David Kirby and Death at SeaWorld
By Mark J. Palmer
International Marine Mammal Project
Earth Island Institute
Last week in China, tourists reported an extraordinary sight – a mother dolphin was carrying its dead baby around on the surface, as if hoping to bring it back to life and mourning its passage.
Last night in San Francisco, author David Kirby invoked similar feelings in a crowd of seventy people who came to hear him speak about his new book Death at SeaWorld. The event was hosted by Earth Island Institute and the book’s publisher St. Martin’s Press.
Kirby noted he first became interested in the issue when he heard about the death of SeaWorld trainer Dawn Brancheau, pulled underwater and killed by an orca named Tilikum. He discovered a much deeper story of trainer deaths and, especially, deaths of captive orcas. All, he said, died horribly.
Kirby also made contact with Dr. Naomi Rose, a marine mammal biologist who has been in the forefront of efforts to stop the keeping of orcas and dolphins in captivity for the Humane Society of the United States. Rose studied wild orcas for many years and uses her research expertise in explaining why orcas do not belong in captivity.
Also important to the story were several trainers who quit working at SeaWorld and came out publicly against the programs they originally were hired to serve.
Kirby describes the host of problems that beset orcas in captivity. Wild orcas cannot drink seawater, but get their water from the fish they eat. In captivity, orcas are fed dead fish that have been frozen and then thawed, losing most of their moisture. Orcas have to be fed immense amounts of gelatin to replace water they lose, just to keep them hydrated.
Orcas often break teeth in chewing on the concrete sides and metal gates in their marine park homes, resulting in serious infections if not treated. But orcas cannot be anesthetized like humans – they need to be awake in order to breath. So dental work has to be done on the wide awake orca, drilling out the pulp from the teeth to prevent a lethal infection.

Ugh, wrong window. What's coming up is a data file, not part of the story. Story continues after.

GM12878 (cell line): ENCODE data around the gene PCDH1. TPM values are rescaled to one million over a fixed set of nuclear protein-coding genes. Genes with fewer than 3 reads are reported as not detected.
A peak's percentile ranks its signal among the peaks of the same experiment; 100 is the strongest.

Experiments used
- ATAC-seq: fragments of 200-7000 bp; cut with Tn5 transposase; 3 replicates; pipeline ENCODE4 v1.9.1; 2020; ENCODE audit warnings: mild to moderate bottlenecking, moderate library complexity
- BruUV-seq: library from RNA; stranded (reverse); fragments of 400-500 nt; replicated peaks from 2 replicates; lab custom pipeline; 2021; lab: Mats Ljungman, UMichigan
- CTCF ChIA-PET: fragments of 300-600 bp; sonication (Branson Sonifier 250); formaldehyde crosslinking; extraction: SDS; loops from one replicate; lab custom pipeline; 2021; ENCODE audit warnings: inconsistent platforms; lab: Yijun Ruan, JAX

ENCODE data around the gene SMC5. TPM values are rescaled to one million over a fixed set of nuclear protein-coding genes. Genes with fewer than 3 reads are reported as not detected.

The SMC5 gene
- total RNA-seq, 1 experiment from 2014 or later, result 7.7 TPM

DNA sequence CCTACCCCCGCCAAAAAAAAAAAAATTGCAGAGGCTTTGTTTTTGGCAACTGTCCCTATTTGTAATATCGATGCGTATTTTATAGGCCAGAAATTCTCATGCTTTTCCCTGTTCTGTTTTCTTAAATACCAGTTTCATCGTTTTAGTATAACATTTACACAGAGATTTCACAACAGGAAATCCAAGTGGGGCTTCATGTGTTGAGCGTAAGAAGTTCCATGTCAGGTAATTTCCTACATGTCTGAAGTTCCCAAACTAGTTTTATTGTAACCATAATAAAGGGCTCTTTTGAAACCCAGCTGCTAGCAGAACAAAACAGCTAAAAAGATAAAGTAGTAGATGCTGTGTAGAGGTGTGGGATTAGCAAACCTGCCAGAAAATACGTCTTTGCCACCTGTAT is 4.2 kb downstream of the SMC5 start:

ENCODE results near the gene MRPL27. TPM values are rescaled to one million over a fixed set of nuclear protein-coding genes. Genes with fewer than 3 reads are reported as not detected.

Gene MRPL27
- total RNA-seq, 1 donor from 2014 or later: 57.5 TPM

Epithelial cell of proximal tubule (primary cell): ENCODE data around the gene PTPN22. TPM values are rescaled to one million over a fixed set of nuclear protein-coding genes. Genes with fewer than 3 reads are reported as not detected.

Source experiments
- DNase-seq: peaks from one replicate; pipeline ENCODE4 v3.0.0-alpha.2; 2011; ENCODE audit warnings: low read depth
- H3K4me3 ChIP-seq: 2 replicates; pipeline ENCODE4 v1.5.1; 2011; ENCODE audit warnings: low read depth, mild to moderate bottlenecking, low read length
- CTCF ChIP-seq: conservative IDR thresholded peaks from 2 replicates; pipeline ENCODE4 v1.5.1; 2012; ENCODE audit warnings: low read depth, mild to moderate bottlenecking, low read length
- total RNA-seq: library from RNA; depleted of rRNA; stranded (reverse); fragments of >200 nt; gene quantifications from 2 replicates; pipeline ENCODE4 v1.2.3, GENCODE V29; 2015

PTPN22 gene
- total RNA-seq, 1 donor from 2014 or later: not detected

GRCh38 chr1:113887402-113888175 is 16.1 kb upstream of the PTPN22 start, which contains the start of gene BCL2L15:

Kirby also showed a video he released to the media that came out during the SeaWorld investigation following the death of Brancheau. The video was from an incident in 2006, covered up by SeaWorld, in which an orca seized the foot of a trainer and almost drowned him. Kirby noted that the female orca had been separated from her calf and forced to perform – the orca turned on her trainer when she heard the calf calling from another tank.
Orcas in tanks are ticking time bombs for the trainers. Orcas in the wild virtually never attack humans. But they do in captivity. Kirby points out that orcas have a death rate in captivity two and a half times higher than orcas in the wild.
Kirby says he came to the research for the book as neither pro- or anti-captivity for orcas, but he now supports retiring all orcas to sea pens, with potentially some of them being released back into the wild. This has been done by Earth Island Institute and the Humane Society with Keiko, and it can be done again.
Copies of Death at SeaWorld are now in bookstores and online. For further information: http://deathatseaworld.com/
And while you are shopping for good summer reads, pick up a copy of Ric O’Barry’s new edition of his book Behind the Dolphin Smile. http://www.ecojoia.com/index.php/stores/product-detail-hat/dp/311
Photo of Earth Island Panel discussion
with David Kirby by Kevin Connelly.
Quick Ways to Help
* Sign the petition HERE to tell world leaders to Stop the Japan Dolphin Slaughter.
* Block the sale of dolphins from the Solomon Islands to China. Send an e-mail to Solomon Islands Prime Minister Danny Philip firstname.lastname@example.org
*Click Here to Join the Ric O'Barry Dolphin Project Facebook Page.
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